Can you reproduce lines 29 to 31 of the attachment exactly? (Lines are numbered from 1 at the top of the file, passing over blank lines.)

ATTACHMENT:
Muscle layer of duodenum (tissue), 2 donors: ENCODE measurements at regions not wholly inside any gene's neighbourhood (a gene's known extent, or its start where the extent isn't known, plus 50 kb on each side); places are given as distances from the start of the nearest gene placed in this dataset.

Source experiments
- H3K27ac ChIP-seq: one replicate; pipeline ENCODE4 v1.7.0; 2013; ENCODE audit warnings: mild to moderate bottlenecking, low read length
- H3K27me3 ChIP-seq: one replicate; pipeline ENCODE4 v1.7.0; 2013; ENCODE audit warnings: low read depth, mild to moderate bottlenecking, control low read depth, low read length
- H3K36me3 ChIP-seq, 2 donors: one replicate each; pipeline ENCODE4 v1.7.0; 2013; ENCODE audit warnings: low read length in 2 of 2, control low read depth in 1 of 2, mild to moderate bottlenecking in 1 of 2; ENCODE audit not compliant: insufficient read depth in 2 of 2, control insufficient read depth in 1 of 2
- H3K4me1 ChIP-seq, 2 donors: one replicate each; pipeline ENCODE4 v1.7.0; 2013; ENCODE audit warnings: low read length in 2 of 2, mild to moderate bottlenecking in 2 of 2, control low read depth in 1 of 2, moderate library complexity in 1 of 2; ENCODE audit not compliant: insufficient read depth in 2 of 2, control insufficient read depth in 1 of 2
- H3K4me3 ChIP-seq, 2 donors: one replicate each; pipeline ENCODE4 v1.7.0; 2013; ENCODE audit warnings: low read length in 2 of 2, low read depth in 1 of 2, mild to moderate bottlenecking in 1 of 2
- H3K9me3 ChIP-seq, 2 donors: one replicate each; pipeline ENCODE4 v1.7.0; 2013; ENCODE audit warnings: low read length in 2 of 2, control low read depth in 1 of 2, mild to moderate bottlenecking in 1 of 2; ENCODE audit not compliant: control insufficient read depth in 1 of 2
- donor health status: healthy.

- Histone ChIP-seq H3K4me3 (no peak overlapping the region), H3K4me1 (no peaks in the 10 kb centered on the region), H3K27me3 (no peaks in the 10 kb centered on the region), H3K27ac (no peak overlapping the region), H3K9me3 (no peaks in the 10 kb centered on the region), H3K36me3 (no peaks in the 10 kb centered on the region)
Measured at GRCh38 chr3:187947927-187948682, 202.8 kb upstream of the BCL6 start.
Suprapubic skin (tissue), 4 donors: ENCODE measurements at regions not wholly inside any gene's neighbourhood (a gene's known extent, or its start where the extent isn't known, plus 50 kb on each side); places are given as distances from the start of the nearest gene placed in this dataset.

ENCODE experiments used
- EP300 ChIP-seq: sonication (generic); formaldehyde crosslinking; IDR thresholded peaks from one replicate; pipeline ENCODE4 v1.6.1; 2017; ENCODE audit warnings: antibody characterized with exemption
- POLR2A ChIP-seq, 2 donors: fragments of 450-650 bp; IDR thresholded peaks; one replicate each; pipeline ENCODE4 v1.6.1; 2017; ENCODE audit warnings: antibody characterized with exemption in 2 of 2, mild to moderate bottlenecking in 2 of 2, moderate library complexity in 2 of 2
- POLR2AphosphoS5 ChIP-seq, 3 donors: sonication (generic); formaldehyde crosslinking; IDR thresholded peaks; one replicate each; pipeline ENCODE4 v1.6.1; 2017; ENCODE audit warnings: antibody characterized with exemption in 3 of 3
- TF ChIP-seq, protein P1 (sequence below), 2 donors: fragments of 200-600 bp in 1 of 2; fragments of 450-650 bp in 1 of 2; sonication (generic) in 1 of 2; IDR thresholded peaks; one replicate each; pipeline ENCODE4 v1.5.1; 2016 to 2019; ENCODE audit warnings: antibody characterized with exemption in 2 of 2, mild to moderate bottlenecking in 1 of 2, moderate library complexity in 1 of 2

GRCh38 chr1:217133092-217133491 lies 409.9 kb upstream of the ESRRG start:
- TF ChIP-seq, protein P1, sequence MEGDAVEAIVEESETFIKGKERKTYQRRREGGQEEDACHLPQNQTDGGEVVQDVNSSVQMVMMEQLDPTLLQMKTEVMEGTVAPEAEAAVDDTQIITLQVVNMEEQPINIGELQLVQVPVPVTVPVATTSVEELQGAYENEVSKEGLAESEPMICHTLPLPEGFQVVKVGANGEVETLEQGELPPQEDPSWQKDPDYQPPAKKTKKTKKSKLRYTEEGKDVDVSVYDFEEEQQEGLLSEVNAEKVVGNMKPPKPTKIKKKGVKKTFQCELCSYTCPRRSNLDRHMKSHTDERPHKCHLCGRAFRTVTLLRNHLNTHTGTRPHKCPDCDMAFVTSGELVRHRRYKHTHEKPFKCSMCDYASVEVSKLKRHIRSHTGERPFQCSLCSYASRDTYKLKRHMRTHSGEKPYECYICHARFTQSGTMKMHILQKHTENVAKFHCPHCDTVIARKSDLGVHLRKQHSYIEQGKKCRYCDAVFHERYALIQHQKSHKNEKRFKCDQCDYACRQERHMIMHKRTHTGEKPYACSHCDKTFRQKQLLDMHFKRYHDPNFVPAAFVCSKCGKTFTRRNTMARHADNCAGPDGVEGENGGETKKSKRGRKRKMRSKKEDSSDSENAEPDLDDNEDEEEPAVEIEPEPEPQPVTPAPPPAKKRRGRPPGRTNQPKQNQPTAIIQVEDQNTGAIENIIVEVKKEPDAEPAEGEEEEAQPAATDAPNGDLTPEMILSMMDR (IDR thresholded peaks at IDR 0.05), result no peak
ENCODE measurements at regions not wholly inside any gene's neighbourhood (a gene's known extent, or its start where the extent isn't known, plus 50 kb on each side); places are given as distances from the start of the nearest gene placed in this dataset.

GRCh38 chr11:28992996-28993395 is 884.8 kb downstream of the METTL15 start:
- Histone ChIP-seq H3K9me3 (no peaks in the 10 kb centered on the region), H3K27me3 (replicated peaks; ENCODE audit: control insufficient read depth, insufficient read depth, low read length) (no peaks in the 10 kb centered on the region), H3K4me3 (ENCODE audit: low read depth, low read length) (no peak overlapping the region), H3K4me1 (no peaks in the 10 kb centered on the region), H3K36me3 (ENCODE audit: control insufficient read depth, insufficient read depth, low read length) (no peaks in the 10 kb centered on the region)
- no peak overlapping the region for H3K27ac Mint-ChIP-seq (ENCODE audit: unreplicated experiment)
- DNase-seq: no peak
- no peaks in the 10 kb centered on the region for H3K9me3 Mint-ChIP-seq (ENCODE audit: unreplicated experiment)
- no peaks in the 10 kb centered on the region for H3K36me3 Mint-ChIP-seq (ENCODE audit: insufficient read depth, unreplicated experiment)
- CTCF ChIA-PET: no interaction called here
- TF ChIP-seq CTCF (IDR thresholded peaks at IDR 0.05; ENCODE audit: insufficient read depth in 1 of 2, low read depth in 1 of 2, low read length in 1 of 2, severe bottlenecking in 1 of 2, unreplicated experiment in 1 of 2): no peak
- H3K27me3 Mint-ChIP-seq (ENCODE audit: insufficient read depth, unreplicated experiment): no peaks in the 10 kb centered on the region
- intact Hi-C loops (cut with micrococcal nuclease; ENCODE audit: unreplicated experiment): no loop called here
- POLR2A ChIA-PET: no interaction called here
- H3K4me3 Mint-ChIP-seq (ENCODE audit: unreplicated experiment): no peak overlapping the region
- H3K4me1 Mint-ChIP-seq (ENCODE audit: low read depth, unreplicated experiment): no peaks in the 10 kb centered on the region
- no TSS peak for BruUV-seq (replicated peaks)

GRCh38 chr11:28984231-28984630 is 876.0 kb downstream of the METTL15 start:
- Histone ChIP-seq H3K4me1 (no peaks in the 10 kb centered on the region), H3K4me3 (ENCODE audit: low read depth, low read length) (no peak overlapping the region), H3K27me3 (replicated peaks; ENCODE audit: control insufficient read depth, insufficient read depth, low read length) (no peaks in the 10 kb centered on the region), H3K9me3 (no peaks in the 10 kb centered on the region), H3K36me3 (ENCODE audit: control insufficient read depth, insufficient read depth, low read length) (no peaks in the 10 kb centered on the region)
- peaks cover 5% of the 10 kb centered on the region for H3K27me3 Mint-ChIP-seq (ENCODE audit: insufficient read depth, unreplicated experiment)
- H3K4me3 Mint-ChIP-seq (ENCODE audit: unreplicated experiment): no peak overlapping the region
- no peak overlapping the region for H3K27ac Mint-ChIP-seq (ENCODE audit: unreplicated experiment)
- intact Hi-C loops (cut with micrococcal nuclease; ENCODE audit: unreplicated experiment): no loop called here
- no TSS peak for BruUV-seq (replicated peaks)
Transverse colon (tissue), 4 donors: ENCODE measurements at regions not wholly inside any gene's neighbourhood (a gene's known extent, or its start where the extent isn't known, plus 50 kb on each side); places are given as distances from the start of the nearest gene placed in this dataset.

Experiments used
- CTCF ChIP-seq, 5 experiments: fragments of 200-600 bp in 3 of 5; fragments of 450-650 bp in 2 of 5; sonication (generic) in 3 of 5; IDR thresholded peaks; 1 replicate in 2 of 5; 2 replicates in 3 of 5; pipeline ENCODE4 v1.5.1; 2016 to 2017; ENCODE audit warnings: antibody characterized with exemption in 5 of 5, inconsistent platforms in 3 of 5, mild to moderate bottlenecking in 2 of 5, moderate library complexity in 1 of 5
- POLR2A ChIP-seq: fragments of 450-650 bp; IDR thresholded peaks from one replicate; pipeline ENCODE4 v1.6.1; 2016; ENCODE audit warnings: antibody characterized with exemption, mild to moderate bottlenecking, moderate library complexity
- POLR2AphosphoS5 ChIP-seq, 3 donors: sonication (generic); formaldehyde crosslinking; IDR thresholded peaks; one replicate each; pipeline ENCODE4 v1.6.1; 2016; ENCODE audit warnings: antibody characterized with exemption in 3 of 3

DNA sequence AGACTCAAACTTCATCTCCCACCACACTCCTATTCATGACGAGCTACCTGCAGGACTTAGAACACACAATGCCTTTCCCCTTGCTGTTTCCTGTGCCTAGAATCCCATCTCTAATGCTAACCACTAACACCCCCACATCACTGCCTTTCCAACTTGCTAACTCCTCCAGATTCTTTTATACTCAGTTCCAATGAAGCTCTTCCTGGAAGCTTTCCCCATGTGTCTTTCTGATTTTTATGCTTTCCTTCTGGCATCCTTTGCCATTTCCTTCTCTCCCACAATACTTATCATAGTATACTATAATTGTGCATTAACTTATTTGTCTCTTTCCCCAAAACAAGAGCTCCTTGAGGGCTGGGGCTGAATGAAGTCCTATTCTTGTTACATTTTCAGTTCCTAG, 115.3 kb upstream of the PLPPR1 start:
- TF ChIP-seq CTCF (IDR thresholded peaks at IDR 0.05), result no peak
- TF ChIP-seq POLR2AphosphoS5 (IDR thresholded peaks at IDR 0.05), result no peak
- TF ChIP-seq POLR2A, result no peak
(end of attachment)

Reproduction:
- H3K27me3 Mint-ChIP-seq (ENCODE audit: insufficient read depth, unreplicated experiment): no peaks in the 10 kb centered on the region
- intact Hi-C loops (cut with micrococcal nuclease; ENCODE audit: unreplicated experiment): no loop called here
- POLR2A ChIA-PET: no interaction called here